- /ez"reuh/, n.1. a Jewish scribe and prophet of the 5th century B.C., who with Nehemiah led the revival of Judaism in Palestine.2. a book of the Bible bearing his name. Abbr.: Ezr.3. a male given name: from a Hebrew word meaning "help."
* * *flourished 4th century BC, Babylon and JerusalemJewish religious leader and reformer.He restored the Jewish community after its exile in Babylon, persuading the people of Judah to return to a strict observance of Mosaic law. He served as a commissioner of the Persian government, which was tolerant of other religions but required order and authority. His efforts led to a restoration of traditional worship in the rebuilt Temple of Jerusalem and the dissolution of all mixed marriages. For creating a Jewish community based on the Law, which could exist without political statehood, he is often considered the founder of modern Judaism. His story is told in the books of Ezra and Nehemiah.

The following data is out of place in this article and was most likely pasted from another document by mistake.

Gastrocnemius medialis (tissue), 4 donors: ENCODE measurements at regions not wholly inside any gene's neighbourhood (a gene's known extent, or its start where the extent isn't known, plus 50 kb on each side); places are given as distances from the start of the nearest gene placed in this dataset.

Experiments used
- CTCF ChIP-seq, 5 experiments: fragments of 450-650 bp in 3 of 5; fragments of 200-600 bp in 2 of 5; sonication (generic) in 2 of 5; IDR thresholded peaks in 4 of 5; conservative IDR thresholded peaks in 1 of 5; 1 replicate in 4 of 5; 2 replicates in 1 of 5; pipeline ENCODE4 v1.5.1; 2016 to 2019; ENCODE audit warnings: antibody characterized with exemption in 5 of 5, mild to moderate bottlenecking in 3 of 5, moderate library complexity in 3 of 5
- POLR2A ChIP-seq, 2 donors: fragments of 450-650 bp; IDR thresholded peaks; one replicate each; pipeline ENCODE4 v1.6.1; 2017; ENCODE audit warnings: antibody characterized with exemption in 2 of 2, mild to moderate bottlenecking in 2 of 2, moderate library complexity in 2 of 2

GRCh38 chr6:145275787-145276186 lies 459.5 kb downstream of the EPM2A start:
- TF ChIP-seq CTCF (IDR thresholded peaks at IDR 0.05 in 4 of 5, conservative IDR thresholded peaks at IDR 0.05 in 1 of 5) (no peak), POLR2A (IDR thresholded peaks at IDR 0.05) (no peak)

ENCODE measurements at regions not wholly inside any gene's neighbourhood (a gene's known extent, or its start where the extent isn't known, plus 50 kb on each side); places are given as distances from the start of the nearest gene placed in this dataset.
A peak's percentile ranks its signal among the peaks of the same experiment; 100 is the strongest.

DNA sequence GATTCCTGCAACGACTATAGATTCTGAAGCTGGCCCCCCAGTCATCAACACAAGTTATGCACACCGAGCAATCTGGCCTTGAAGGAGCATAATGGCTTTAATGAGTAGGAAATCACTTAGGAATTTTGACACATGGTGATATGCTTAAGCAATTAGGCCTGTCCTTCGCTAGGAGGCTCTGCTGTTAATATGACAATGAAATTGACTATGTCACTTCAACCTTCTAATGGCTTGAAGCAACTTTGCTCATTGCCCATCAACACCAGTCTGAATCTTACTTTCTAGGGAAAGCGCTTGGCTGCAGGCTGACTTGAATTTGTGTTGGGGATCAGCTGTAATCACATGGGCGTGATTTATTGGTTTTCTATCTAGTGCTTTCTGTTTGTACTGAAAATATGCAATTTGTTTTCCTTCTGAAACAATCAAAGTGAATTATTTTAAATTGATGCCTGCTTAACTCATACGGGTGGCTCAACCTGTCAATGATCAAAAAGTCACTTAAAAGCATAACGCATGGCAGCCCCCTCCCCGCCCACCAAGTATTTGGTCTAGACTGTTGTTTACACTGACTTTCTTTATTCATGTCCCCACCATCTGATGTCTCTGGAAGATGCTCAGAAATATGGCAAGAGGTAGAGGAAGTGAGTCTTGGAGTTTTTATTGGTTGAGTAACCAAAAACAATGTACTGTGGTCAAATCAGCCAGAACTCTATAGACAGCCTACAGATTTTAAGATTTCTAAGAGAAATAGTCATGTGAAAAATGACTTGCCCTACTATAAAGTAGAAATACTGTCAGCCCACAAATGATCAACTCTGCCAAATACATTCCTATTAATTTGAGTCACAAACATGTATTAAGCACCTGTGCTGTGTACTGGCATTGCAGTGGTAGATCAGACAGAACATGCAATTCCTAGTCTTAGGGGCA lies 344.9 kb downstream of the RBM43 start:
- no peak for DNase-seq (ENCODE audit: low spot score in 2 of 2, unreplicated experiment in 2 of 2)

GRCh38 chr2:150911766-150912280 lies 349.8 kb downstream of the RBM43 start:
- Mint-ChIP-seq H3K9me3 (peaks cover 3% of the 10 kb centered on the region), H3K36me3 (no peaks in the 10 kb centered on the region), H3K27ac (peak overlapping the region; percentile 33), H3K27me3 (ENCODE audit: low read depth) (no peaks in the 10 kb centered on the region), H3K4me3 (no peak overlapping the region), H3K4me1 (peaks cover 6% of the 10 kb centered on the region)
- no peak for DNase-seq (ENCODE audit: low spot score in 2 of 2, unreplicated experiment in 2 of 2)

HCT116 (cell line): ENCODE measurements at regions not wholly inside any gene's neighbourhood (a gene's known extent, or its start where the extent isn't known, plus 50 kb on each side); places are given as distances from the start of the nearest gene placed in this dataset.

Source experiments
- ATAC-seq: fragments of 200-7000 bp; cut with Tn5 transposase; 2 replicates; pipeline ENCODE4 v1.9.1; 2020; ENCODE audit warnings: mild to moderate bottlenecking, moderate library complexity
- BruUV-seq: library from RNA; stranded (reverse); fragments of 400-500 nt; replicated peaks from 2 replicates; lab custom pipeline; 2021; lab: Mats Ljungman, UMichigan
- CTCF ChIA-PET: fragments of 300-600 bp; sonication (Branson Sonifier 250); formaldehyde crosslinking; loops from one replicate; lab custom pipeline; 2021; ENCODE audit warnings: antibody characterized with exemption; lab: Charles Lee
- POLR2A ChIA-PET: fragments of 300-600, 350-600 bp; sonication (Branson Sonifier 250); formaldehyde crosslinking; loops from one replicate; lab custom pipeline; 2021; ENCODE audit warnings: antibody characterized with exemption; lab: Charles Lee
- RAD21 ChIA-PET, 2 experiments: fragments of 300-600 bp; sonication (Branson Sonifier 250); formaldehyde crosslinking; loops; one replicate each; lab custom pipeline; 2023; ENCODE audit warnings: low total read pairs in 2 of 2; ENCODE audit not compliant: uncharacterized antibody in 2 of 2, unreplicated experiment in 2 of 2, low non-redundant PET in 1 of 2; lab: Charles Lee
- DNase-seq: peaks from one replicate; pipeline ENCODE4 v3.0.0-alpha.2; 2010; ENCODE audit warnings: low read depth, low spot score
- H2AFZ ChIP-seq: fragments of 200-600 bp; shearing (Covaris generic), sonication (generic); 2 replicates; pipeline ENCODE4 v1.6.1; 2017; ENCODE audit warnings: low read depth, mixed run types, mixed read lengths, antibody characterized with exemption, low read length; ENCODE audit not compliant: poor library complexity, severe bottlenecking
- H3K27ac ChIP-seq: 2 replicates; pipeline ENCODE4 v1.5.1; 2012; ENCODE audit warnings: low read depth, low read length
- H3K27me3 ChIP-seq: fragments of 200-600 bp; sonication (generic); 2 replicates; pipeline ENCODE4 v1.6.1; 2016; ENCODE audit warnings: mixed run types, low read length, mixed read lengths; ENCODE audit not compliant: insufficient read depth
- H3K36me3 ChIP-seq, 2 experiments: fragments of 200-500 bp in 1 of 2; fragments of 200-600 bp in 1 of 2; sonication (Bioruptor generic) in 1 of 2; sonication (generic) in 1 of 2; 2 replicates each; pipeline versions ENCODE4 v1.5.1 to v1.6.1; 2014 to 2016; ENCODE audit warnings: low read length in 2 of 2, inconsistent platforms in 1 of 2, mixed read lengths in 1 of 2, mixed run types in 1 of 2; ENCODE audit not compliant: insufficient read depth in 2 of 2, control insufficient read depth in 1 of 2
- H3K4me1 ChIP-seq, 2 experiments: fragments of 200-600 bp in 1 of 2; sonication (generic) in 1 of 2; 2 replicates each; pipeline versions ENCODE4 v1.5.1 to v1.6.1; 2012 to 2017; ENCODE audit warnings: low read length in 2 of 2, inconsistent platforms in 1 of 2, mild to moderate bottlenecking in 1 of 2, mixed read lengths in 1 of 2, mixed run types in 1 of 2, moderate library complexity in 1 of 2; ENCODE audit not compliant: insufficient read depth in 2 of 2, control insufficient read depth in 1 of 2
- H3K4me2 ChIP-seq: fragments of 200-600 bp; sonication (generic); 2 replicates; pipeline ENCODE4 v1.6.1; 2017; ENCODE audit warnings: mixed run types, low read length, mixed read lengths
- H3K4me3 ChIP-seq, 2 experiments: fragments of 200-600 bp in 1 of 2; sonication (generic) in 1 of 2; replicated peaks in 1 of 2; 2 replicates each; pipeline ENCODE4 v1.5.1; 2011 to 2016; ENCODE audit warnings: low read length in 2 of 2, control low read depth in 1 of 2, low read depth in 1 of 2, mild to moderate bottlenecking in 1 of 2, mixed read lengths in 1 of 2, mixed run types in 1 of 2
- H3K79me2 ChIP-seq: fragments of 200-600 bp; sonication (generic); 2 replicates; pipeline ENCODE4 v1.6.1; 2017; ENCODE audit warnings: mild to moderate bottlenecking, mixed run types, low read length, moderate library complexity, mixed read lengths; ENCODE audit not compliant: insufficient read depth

* * *▪ Hebrew religious leaderHebrew ʿezraʾflourished 4th century BC, Babylon and Jerusalemreligious leader of the Jews who returned from exile in Babylon, reformer who reconstituted the Jewish community on the basis of the Torah (Law, or the regulations of the first five books of the Old Testament). His work helped make Judaism a religion in which law was central, enabling the Jews to survive as a community when they were dispersed all over the world. Since his efforts did much to give Jewish religion the form that was to characterize it for centuries after, Ezra has with some justice been called the father of Judaism; i.e., the specific form the Jewish religion took after the Babylonian Exile. So important was he in the eyes of his people that later tradition regarded him as no less than a second Moses.Knowledge of Ezra (Ezra and Nehemiah, books of) is derived from the biblical books of Ezra and Nehemiah, supplemented by the Apocryphal (not included in the Jewish and Protestant canons of the Old Testament) book of I Esdras (Esdras, First Book of) (Latin Vulgate form of the name Ezra), which preserves the Greek text of Ezra and a part of Nehemiah. It is said that Ezra came to Jerusalem in the seventh year of King Artaxerxes (which Artaxerxes is not stated) of the Persian dynasty then ruling the area. Since he is introduced before Nehemiah, who was governor of the province of Judah from 445 to 433 BC and again, after an interval, for a second term of unknown length, it is sometimes supposed that this was the seventh year of Artaxerxes I (458 BC), though serious difficulties are attached to such a view. Many scholars now believe that the biblical account is not chronological and that Ezra arrived in the seventh year of Artaxerxes II (397 BC), after Nehemiah had passed from the scene. Still others, holding that the two men were contemporaries, regard the seventh year as a scribal error and believe that perhaps Ezra arrived during Nehemiah's second term as governor. But the matter must be left open.When Ezra arrived the situation in Judah was discouraging. Religious laxity was prevalent, the Law was widely disregarded, and public and private morality was at a low level. Moreover, intermarriage with foreigners posed the threat that the community would mingle with the pagan environment and lose its identity.Ezra was a priest and “a scribe skilled in the law.” He represented the position of stricter Babylonian Jews who had been upset by reports of laxity in Judah and desired to see matters corrected. Ezra set out in the spring at the head of a sizable caravan and arrived four months later. Ezra apparently had official status as a commissioner of the Persian government, and his title, “scribe of the law of the God of heaven,” is best understood as “royal secretary for Jewish religious affairs,” or the like. The Persians were tolerant of native cults but, in order to avert internal strife and to prevent religion from becoming a mask for rebellion, insisted that these be regulated under responsible authority. The delegated authority over the Jews of the satrapy (administrative area) “beyond the river” (Avar-nahara), or west of the Euphrates River, was entrusted to Ezra; for a Jew to disobey the Law he brought was to disobey “the law of the king.”The order in which Ezra took the various measures attributed to him is uncertain. He probably presented the Law to the people during the Feast of Tabernacles in the autumn, most likely in the year of his arrival. He also took action against mixed marriages and succeeded in persuading the people to divorce their foreign wives voluntarily. His efforts reached their climax when the people engaged in solemn covenant before God to enter into no more mixed marriages, to refrain from work on the sabbath, to levy on themselves an annual tax for the support of the Temple, regularly to present their tithes and offerings, and otherwise to comply with the demands of the Law.Nothing further is known of Ezra after his reforms. The 1st-century Hellenistic Jewish historian Josephus states in his Antiquities that he died and was buried in Jerusalem. According to another tradition, he returned to Babylonia, where his supposed grave is a holy site.John BrightAdditional ReadingThe biblical books of Ezra, Nehemiah, and I Esdras; John Bright, A History of Israel, ch. 10 (1959); Martin Noth, The History of Israel, 2nd ed., pp. 315–333 (1960), two recent treatments of Israel's history that advocate the view that Ezra came to Jerusalem during Nehemiah's term as governor (c. 428 BC); H.H. Rowley, “The Chronological Order of Ezra and Nehemiah” pp. 135–168 in The Servant of the Lord, rev. ed. (1965), a comprehensive review of the discussion, with a defense of the view that Ezra arrived in the seventh year of Artaxerxes II (397 BC); J.S. Wright, The Date of Ezra's Coming to Jerusalem, 2nd ed. (1958), perhaps the best defense of the traditional view that Ezra arrived in the seventh year of Artaxerxes I (458 BC).